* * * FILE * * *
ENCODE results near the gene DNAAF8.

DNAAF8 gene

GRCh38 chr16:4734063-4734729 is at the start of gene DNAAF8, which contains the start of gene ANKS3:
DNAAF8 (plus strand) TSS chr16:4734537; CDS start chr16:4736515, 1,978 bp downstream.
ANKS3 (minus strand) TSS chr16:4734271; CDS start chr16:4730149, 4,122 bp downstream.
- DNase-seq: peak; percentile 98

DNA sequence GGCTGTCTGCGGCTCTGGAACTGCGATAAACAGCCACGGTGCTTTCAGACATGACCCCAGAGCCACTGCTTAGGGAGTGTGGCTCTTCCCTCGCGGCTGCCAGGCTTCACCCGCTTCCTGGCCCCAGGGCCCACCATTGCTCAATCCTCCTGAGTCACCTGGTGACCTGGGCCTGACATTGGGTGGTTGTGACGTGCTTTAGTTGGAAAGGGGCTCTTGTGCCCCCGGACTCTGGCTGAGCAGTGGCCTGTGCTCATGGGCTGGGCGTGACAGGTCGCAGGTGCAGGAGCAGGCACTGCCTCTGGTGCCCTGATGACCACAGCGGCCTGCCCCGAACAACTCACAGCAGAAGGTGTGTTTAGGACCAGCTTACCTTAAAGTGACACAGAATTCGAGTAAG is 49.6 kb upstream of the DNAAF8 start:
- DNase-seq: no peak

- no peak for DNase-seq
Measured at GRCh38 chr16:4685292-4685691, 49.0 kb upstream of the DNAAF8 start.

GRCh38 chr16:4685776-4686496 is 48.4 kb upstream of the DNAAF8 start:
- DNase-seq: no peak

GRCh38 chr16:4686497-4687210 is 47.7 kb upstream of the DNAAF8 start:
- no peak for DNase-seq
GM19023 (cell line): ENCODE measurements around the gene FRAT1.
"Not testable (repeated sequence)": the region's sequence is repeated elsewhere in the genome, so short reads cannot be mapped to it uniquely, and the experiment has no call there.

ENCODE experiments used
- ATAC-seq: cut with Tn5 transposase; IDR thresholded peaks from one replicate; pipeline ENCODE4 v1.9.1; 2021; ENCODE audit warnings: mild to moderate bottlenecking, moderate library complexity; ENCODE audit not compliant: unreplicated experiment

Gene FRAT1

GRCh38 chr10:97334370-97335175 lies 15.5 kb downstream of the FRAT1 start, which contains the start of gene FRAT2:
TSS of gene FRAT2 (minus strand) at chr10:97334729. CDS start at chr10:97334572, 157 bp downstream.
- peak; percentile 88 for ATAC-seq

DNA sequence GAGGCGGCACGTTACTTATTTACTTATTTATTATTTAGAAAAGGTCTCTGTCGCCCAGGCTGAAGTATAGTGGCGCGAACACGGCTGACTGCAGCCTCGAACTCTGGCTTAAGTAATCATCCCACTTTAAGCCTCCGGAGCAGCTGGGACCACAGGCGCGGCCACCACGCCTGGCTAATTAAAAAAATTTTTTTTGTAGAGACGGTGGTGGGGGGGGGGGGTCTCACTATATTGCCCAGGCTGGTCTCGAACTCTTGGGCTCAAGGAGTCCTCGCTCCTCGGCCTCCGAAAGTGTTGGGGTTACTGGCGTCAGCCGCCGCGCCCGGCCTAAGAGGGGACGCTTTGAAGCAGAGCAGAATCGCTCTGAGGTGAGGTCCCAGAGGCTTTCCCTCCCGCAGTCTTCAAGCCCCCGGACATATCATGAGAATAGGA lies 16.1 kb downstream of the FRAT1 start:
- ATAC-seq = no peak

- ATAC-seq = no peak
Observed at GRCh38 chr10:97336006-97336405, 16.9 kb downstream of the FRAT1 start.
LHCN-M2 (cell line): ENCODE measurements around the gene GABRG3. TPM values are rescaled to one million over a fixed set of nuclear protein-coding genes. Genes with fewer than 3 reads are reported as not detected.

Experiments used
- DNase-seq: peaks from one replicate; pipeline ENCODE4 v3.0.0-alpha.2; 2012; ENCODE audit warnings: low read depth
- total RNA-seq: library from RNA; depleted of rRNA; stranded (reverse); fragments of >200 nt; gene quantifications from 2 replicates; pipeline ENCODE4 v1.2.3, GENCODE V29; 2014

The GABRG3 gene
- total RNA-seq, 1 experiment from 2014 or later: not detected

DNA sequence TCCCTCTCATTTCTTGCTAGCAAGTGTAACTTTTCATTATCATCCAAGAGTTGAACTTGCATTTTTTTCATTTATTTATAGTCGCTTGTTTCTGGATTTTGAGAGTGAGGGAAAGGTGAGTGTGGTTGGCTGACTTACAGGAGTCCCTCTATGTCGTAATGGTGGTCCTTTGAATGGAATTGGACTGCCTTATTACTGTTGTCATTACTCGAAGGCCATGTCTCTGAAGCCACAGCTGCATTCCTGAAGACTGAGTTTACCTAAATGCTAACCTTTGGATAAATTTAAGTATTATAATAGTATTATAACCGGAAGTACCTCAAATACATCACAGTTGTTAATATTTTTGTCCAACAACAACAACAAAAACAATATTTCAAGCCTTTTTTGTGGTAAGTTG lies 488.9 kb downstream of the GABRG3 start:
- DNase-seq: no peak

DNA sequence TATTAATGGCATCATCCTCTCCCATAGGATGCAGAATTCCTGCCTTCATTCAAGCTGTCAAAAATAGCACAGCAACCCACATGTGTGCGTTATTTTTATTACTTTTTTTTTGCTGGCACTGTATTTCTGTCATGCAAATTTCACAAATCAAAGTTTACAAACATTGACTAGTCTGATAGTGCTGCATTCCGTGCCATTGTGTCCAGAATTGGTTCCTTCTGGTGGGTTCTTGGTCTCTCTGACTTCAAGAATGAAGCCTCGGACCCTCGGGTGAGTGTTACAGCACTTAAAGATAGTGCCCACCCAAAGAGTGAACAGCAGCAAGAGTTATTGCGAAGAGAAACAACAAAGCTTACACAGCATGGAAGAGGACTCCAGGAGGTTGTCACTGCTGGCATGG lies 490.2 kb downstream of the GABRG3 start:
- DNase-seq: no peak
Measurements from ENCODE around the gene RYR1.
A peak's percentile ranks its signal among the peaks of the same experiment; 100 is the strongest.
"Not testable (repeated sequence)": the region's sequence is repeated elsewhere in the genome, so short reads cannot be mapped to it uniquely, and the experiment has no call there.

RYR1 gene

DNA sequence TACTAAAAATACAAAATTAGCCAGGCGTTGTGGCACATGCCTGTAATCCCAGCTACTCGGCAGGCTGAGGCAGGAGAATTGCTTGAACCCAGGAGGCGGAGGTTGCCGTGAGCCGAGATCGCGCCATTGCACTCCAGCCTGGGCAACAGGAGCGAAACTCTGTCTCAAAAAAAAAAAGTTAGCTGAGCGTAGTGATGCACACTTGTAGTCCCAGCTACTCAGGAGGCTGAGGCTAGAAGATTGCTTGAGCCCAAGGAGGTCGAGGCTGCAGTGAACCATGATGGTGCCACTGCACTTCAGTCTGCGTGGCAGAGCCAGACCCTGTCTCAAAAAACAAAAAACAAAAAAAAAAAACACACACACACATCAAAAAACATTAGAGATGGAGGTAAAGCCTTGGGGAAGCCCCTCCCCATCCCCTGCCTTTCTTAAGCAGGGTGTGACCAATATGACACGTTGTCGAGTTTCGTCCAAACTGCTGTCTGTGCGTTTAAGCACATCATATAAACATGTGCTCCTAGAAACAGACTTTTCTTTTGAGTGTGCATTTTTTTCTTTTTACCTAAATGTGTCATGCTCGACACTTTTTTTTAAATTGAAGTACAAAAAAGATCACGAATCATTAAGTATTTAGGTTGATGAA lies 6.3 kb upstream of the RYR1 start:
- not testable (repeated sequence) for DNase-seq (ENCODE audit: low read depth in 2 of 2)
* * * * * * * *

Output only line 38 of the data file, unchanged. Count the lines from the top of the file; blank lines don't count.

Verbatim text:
A peak's percentile ranks its signal among the peaks of the same experiment; 100 is the strongest.